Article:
"We have now, my dear friend, the twelve parts of your Poetical Works together, and find in reading them through much of known, much of unknown; nay, much also of forgotten, which this collection brings back to freshness. These twelve volumes standing before us, of the same size, one cannot but consider as a whole, and one would willingly draw from them a sketch of the author and his talent. Now, it is not to be denied, that for the vigour with which he began his literary career, and for the long period which has since elapsed, a dozen volumes must appear too little. Moreover, as to the single works, one cannot conceal from one's self that particular occasions have mostly given rise to them; that they express both particular outward objects, and distinct inward steps of cultivation; and that no less do certain temporary moral and æsthetic maxims and convictions prevail in them. On the whole, in fine, these productions still remain unconnected; and often one can hardly even believe that they have arisen from the same writer.

"In the mean while, your friends have not abandoned the enquiry, and seek, as being better acquainted with your way of life and thought, to unriddle many an enigma, to solve many a problem. Influenced by an old liking, and a long-established connexion, they even find an attraction in the apparent difficulties. Yet here and there it would be not unpleasant to us to have that assistance which you cannot well refuse to our friendly regard.

That, therefore, which we first ask of you, is, that you would range in chronological order your Poetic Works, distributed in the new edition

according to certain inverse relations. And not less do we desire that you would communicate, in some kind of connexion, the states of life and feeling which supplied you the materials, as well as the examples which have influenced you, and also the theoretical principles you have followed. If you take this trouble for the sake of a narrow circle, perhaps something will spring from it which may be agreeable and useful to a larger one. The author ought not, even in his advanced age, to give up the privilege of conversing, though at a distance, with those whom affection binds to him. And if it cannot be granted to every one, at a certain time of life, to come forward anew with unexpected and strongly effective productions; yet precisely in the time when knowledge is most complete, and consciousness most distinct, it must be a very entertaining and re-animating task to treat those old results as new material, and to work them into a last labour, serving once more to cultivate those who have before received their cultivation with and from the artist."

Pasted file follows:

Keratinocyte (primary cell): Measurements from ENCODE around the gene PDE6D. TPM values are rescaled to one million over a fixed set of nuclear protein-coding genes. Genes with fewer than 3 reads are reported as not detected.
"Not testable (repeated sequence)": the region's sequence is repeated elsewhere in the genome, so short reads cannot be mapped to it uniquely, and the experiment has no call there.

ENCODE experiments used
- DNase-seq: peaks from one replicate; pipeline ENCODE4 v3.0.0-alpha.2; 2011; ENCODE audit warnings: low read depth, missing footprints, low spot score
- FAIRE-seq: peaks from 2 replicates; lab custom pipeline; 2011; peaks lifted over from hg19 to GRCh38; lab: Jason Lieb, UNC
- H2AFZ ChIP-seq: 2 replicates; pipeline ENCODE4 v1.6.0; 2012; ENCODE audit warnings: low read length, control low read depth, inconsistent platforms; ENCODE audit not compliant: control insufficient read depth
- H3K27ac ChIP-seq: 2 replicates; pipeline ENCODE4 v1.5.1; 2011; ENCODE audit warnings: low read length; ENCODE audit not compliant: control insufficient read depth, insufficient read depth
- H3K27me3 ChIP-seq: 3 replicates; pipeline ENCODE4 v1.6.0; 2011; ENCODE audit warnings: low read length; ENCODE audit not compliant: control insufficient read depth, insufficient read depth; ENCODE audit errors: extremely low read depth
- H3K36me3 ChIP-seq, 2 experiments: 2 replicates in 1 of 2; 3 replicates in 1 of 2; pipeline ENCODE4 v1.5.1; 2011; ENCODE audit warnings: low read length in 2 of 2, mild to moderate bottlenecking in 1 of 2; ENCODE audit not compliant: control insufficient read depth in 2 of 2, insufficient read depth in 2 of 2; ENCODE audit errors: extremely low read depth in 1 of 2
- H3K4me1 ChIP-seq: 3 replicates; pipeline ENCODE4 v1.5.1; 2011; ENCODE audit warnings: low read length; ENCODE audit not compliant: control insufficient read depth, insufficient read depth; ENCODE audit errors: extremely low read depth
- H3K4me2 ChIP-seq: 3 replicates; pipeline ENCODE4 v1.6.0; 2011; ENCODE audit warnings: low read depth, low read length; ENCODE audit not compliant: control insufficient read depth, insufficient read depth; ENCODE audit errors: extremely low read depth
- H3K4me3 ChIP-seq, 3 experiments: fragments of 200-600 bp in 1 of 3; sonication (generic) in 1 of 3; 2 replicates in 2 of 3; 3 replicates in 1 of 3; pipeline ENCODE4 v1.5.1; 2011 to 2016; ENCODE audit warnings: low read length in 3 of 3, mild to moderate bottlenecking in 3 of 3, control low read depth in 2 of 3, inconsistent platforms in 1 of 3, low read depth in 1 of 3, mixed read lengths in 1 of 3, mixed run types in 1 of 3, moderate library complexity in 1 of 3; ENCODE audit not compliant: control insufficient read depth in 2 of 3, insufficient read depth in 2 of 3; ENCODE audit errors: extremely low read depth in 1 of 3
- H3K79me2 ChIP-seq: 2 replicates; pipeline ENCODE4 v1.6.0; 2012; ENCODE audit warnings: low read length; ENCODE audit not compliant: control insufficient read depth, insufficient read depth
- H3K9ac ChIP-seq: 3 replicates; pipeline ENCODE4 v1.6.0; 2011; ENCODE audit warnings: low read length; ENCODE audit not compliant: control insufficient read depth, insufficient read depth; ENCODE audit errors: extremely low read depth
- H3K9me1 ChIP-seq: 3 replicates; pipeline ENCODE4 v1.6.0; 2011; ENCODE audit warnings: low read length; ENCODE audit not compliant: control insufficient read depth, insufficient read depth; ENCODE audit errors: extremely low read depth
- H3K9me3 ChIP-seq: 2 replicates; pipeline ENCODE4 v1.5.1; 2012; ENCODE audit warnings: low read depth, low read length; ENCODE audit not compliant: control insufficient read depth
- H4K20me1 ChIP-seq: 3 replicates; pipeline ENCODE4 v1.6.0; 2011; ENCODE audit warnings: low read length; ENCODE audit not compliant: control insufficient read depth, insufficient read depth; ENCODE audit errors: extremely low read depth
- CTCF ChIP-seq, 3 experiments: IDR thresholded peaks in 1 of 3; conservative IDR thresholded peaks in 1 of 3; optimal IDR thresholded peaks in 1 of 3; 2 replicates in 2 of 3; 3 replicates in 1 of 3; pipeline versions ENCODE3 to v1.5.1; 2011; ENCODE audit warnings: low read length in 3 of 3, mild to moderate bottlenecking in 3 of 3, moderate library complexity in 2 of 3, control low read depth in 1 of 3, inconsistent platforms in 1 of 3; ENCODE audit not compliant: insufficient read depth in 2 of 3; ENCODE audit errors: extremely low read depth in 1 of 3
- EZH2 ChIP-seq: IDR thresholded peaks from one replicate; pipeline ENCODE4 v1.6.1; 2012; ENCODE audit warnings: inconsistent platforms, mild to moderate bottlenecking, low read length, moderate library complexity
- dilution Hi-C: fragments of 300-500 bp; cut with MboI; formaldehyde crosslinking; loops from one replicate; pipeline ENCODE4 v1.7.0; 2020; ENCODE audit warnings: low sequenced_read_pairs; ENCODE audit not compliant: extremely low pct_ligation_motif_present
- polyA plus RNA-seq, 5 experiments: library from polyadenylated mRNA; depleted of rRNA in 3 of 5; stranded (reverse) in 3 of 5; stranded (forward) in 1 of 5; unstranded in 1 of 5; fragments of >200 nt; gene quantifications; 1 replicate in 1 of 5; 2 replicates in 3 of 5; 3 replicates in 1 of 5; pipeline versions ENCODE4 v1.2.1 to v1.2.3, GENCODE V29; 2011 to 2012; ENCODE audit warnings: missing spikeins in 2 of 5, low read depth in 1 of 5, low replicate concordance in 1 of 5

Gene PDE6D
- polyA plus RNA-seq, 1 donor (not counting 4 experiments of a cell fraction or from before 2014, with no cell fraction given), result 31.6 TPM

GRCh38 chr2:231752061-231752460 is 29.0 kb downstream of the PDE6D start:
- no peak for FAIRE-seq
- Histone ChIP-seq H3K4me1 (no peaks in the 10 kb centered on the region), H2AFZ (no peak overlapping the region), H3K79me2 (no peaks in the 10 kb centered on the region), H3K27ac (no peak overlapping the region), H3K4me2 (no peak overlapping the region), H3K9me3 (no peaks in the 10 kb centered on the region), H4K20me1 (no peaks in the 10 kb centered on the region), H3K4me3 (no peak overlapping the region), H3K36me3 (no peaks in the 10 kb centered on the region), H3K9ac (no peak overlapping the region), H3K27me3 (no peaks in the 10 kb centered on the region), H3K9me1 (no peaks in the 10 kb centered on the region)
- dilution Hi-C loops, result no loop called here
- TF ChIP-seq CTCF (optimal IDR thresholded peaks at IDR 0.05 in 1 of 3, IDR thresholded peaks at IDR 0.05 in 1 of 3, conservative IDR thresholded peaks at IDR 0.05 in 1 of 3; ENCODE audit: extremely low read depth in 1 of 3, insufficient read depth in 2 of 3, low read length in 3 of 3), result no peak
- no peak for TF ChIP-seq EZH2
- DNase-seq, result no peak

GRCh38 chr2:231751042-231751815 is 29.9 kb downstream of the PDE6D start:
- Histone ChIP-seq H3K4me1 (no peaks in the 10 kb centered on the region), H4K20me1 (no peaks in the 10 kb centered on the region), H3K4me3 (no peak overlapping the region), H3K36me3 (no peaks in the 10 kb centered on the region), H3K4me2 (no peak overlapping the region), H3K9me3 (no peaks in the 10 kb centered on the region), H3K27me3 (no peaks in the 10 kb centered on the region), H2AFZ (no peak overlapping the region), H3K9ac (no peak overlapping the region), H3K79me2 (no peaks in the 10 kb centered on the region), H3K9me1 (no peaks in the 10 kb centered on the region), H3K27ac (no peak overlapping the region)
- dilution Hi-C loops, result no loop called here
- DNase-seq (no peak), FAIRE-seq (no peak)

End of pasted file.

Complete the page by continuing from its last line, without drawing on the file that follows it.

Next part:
The desire, thus kindly expressed, instantly excited in me the wish to comply with it. For if in earlier times we travel eagerly our own way, and, in order not to swerve, impatiently reject the urgencies of others; yet in later days we cannot but strongly wish that any such interest in us may rouse us anew, and cordially determine us to fresh exertion. I therefore undertook at once the preparatory labour of distinguishing the greater and smaller poems of my twelve volumes, and of arranging them by years, I tried to bring before me the time and circumstances in which I produced them. But the task soon became more difficult, because detailed notices and explanations were necessary, in order to fill up the between those already published. For, in the first place, all that is wanting in which I began to practise myself, and much that was begun and not


completed. Nay, even the outward aspect of much that is complete has entirely disappeared, it having been afterwards entirely rewrought, and cast into another form. Besides this, I had also to consider how I had worked in the sciences and in the other arts than my own, and what in such apparently foreign branches, whether singly or in union with friends, I had partly accomplished in silence, partly made public.